Speaking in general, Mr. Bishop has this to say:

'It is a rule widely governing these cases, and reconciling multitudes of seeming conflicts in them, that on whatever grounds the new trial is asked the court will look through the entire proceedings which led to the verdict, consider in connection with them the new facts and reasons, and order the reversal if it deems there was injustice which probably may be corrected otherwise refuse. ' Bishop's New Crim. Proc. Sec. 1277.

See, also, Serles v. Serles, 35 Or. 289, 57 P. 634; Mt. Adams, etc., Railway Co. v. Lowery, 74 F. 463, 20 C.C.A. 596; Pringle v. Guild (C.C.) 119 F. 962.

Now, while in running through the authorities expressions are found that seem to indicate that the presiding judge could alone act the part, they are usually so employed because pertinent to the conditions of the particular case; not that it was intended by any of the cases to decide that particular question. Upon the contrary, I am convinced that it cannot be affirmed upon principle or authority that such discretion is personal to the presiding judge. An early case in the Supreme Court of the United States (Life & Fire Ins. Co. v. Wilson's Heirs, 8 Pet. 291, 8 L.Ed. 849) states the law so clearly that it seems to me a work of supererogation to look beyond it for other authority. The district judge refused to sign a judgment that had been entered by his predecessor; the latter having died in the meanwhile. A mandamus having issued requiring him to show cause why he should not sign the judgment, he answered, among other things, that as the judgment was not rendered by him he had no power to grant a new trial, because he was not acquainted with the facts and circumstances that should influence his discretion in making such an order. To this the Supreme Court, speaking through Mr. Justice McLean, answered:

'But the district judge is mistaken in supposing that no one but the judge who renders the judgment can grant a new trial. He, as the successor of his predecessor, can exercise the same powers, and has a right to act on every case that remains undecided upon the docket, as fully as his predecessor could have done. The court remains the same, and the change of the incumbents cannot and ought not in any respect to injure the rights of litigant parties.'

The authority of the succeeding judge to exercise this discretion is expressly recognized by the amendatory act of Congress of June 5, 1900 (31 Stat. 270, c. 717, Sec. 1 (U.S. Comp St. 1901, p. 696)). It is there enacted that in case the judge before whom the cause was tried is, by reason of death, sickness or other disability, unable to hear or pass upon the motion for a new trial, and allow and sign the bill of exceptions, then that the judge who succeeds said trial judge, or any other judge of the court in which the case was tried, if the evidence in such case has been taken in stenographic notes, or if said judge is satisfied by any other way that he can pass upon said motion and allow a true bill of exceptions, he shall then pass upon the motion and sign the bill of exceptions. The further provision is added that in case the succeeding judge is satisfied that, owing to the fact that he did not preside at the trial, or for any other cause, he cannot fairly pass upon the motion and allow and sign said bill of exceptions, then he may, in his discretion, grant a new trial to the party moving therefor. This statute is manifestly a recognition, and therefore declaratory, of the law as it existed prior to its enactment, touching the allowance or disallowance by the succeeding judge of a motion for a new trial. A motion to set aside a verdict proceeds upon identical grounds. It is logically impossible, by reason of the order in which the hearings must be had and determinations rendered, to settle a bill of exceptions without passing upon a motion to set aside a verdict or to grant a new trial. If such a motion were allowed, as counsel argues should be of course, where a succeeding judge is sitting, then there could be no further bother about the bill of exceptions, as the case could not be proceeded with further until another trial was had and another verdict rendered; so the Congress has authorized a succeeding judge to settle the bill of exceptions-- a thing that was not clear, and perhaps now allowable, prior to the act. But in doing so it has recognized the rule as it previously obtained that a succeeding judge might regularly grant a new trial. See further authorities bearing upon the subject: Allen v. State (Ga.) 29 S.E. 470; People v. McConnell, 155 Ill. 192, 40 N.E. 608; Goos v. Fred Krug Brewing Company, 60 Neb. 783, 84 N.W. 258.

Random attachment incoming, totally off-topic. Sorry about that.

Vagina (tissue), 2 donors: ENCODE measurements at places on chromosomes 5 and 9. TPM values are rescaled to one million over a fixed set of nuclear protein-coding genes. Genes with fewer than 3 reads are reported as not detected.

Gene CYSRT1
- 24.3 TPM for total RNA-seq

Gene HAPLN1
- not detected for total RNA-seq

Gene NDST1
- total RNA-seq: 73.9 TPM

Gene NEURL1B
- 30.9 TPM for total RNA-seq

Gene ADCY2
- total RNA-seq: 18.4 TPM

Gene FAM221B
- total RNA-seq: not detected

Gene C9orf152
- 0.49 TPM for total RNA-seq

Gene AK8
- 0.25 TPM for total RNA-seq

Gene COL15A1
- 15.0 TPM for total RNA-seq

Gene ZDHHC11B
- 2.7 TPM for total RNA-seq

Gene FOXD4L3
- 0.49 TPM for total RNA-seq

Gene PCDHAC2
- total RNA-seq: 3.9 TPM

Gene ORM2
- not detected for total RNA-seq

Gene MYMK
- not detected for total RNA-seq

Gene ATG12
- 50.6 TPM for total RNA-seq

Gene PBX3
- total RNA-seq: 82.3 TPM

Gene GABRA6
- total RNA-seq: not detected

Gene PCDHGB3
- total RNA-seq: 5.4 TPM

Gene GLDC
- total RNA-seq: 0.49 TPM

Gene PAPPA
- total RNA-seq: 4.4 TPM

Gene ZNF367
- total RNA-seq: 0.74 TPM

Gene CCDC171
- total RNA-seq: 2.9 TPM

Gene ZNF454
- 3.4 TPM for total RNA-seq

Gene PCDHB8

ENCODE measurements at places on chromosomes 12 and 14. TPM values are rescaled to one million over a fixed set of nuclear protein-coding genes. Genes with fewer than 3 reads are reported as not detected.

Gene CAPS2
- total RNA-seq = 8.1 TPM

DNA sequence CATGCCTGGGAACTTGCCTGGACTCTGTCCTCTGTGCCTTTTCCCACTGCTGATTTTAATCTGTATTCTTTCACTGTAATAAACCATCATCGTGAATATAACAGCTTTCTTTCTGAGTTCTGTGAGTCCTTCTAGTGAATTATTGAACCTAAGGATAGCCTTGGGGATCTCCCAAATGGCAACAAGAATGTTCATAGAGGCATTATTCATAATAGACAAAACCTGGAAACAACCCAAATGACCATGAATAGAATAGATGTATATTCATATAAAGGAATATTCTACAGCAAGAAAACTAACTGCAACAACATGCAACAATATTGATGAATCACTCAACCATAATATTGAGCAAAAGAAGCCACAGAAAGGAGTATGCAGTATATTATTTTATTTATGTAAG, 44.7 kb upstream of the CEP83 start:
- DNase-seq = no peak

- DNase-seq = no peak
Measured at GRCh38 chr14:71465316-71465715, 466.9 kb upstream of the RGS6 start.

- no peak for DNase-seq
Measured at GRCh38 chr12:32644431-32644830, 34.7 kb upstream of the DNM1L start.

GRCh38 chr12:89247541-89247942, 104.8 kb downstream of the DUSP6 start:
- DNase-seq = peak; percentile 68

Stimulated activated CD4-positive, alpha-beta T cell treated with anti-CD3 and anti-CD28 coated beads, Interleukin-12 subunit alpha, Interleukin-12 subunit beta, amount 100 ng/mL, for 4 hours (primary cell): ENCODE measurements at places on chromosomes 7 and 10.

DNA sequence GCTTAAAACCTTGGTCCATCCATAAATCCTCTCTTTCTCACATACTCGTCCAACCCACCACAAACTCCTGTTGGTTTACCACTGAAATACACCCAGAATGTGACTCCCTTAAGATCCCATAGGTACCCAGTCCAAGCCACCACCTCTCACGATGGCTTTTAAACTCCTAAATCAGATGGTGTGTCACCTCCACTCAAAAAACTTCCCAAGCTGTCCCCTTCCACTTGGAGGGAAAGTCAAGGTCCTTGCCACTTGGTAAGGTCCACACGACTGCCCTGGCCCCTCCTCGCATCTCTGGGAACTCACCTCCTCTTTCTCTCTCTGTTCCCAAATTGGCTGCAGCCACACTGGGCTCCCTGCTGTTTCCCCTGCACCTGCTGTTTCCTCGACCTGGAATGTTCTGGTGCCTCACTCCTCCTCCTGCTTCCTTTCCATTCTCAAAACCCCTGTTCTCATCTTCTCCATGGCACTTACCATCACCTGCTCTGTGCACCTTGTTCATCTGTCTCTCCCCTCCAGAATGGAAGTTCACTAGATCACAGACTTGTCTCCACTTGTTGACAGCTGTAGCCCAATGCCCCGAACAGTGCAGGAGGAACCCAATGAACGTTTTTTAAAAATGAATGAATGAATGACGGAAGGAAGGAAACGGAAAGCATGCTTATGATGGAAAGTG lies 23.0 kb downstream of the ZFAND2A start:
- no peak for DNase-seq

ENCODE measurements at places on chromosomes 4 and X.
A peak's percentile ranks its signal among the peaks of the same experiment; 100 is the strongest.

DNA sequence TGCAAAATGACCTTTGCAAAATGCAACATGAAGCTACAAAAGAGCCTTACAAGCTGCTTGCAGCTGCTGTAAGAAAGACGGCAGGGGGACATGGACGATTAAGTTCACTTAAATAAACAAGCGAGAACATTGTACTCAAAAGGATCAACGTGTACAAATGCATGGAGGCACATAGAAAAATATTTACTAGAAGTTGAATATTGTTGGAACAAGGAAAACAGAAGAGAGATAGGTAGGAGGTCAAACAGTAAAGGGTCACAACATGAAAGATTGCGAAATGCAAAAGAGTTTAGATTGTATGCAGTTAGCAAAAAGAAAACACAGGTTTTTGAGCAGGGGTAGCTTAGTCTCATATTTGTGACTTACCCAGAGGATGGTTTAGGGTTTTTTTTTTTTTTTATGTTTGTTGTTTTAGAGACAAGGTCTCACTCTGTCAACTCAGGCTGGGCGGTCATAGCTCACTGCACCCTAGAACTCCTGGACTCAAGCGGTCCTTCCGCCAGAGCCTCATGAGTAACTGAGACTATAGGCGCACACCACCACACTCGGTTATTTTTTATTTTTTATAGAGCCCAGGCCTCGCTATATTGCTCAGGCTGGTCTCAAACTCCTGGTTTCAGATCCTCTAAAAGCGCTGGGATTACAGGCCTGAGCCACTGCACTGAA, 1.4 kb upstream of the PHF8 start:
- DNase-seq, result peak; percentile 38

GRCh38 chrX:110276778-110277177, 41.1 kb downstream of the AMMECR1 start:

True, a judge who has not heard the witnesses, or noted their bearing while upon the stand giving their testimony, might not in many cases be so well qualified as the judge who presided to pass upon such motions; yet unless it develops that he is unable, by reason of the fact that he did not preside, to fairly pass upon the motion, he is as fully authorized to perform the function as if he had presided at the trial. In many cases it must be conceded that the manner of the witnesses in testifying has but little to do with the influence of their testimony, and that is readily manifest from the very nature of the testimony itself. In such a case, why may not the succeeding judge pass upon the motion as readily as the presiding judge? There is no reason left, or, if any, but slight, to urge against it.

The authority being granted, the discretion is to be exercised as the exigencies of the case may suggest or require. If the judge cannot do justice except by awarding a new trial, he should not hesitate to do so; but if, on the other hand, he can see from the record that no wrong can or will be done the defendant by denying the motion, the due and regular administration of justice requires that it should be done.

The discretion reposed in the judge to determine the penalty to be imposed within defined limits is of a somewhat different order. It is a function reposed through statute, by edict of the Legislature or of Congress. A like discretion is frequently accorded to the jury, and the only case that I have been able to find attempting in any way to define the term employed in that sense is where the jury was concerned. I refer to Brown v. State, 109 Ala. 70, 20 So. 103. At page 83 Justice Brickell says: